This is another interview that is a bit late in posting. I have been covering several new technologies since late last year for Tecnon OrbiChem’s Bio-Materials newsletter, where these new technologies are now using feedstock such as methane, syngas and carbon dioxide/carbon monoxide to produce various chemical intermediates.
Are these bio-based feedstock? They could be if these greenhouse gas emissions come from biomass. However, most of the interest in North America are now on waste gas or stranded gas from natural gas fracking. Of course, there are also interests in capturing these waste gas from industrial manufacturing facilities.
This New Jersey-based start-up company, Liquid Light, recently unveiled its new process for the production of monoethylene glycol (MEG) from carbon dioxide (CO2), utilizing its low-energy catalytic electrochemistry technology, combined with hydrogenation and purification processes.
Some of the waste gas-to-chemicals technology uses fermentation such as what LanzaTech and Calysta Energy have been doing, or traditional chemocatalytic processing such as what Novomer has been working on.
Liquid Light uses another traditional chemical process – electrochemistry – using proprietary catalysts. I always think of chlorine production when I think of electrochemistry, and this is exactly how it works although in this case, the type of products manufactured depend on the type of co-feedstock and catalysts used, according to Liquid Light CEO Kyle Teamey. The company said its process can scale up in a predictable manner akin to world-scale chlor-alkali plants.
The beauty of electrochemistry is that it can use electricity from solar, wind and renewable energy source, thereby further lowering its’ products’ carbon footprint.
Aside from MEG, Liquid Light can also produce a wide range of C1-C4 chemicals simultaneously in a one step process by adjusting the design of its catalyst and using co-feedstocks along with CO2. On CO2-to-MEG production, about 1.5 units of CO2 is required to produce 1 unit of MEG.
Preliminary projections, based on Liquid Light’s laboratory-scale production analysis, indicated that the company’s technology will require a CO2 cost of $125/ton or less to make a ton of MEG. The current cost of industrial CO2 using conventional carbon capture technology is estimated at around $80/ton, although it can range widely between $5 and $150 per ton depending on sources. The company uses relatively pure, pipeline grade CO2 for its Meg production.
In terms of cost-economics, Liquid Light said its CO2-based MEG can compete with low-cost shale gas-based MEG. Other MEG production processes require an estimated $617 to $1113/ton of feedstocks derived from oil, natural gas or corn. MEG sells for about $700-$1400/ton depending on the feedstock used.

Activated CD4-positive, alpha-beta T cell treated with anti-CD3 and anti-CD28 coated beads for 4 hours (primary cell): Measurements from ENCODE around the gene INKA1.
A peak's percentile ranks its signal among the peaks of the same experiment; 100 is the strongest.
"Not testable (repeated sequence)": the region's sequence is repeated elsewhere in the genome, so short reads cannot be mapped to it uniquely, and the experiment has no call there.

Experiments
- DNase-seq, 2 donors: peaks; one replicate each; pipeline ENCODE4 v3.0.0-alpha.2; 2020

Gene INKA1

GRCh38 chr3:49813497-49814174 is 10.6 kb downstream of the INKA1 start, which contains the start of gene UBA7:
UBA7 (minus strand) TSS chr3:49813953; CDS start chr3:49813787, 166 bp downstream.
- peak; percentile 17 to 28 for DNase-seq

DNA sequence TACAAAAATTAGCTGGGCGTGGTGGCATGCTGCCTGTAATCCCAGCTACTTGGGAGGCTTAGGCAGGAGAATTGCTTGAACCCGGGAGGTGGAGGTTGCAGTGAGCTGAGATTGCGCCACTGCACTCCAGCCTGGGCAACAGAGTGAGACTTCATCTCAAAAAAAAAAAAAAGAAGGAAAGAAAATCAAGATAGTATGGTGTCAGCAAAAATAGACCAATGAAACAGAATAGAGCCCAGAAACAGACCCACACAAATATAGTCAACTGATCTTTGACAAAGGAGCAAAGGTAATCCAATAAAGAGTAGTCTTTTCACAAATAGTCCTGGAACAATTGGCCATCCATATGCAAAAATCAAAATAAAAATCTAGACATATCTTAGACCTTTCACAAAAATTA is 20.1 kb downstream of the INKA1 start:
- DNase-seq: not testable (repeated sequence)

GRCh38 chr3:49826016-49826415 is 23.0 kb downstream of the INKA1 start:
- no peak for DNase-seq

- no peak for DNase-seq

Liquid Light aims to license this technology and it is looking for partners especially in the chemical space where companies can take advantage of this value-added use for waste CO2 from their manufacturing facilities. Current estimates show that a 400 ktpa Liquid Light MEG plant would offer more than $250 million in added project value as compared to a plant built using the best currently available process technology. The company said a 625 ktpa plant would have a 15 year net present value of over $850 million to a licensee.
Liquid Light is currently proceeding to build its pilot reactor, and from there to a demonstration scale unit with a goal for commercialization of large-scale systems by around 2017-2018. The company’s processing unit is a modular design, where multiple reactor cell units can be stacked together enabling flexibility for licensees to make smaller amounts of specialty chemicals or to build a larger facility for high-volume commodities like MEG.
Liquid Light started in 2008 and currently has about 25 employees.
By the way, did I mention in passing that German specialty chemical company, Evonik, has also been developing a technology that uses CO2 to produce bicarbonates? Creavis, the strategic innovation unit of Evonik, has been developing this for several years under a publicly-funded project called H2ECO2, which was supported by the state of North Rhine-Westphalia and the European Union.
Production of bicarbonates is based on soybean oil, which is esterified in the presence of a biodiesel catalyst from Evonik. The epoxides are formed using hydrogen peroxide, also from Evonik, and then the final step is a carbonation reaction with CO2.
Bicarbonates can be used in applications such as plasticizers for PVC and also as oil additives.
Finally, I found this interesting video from Scientific American on the challenges of using waste CO2 as chemical/fuel feedstock.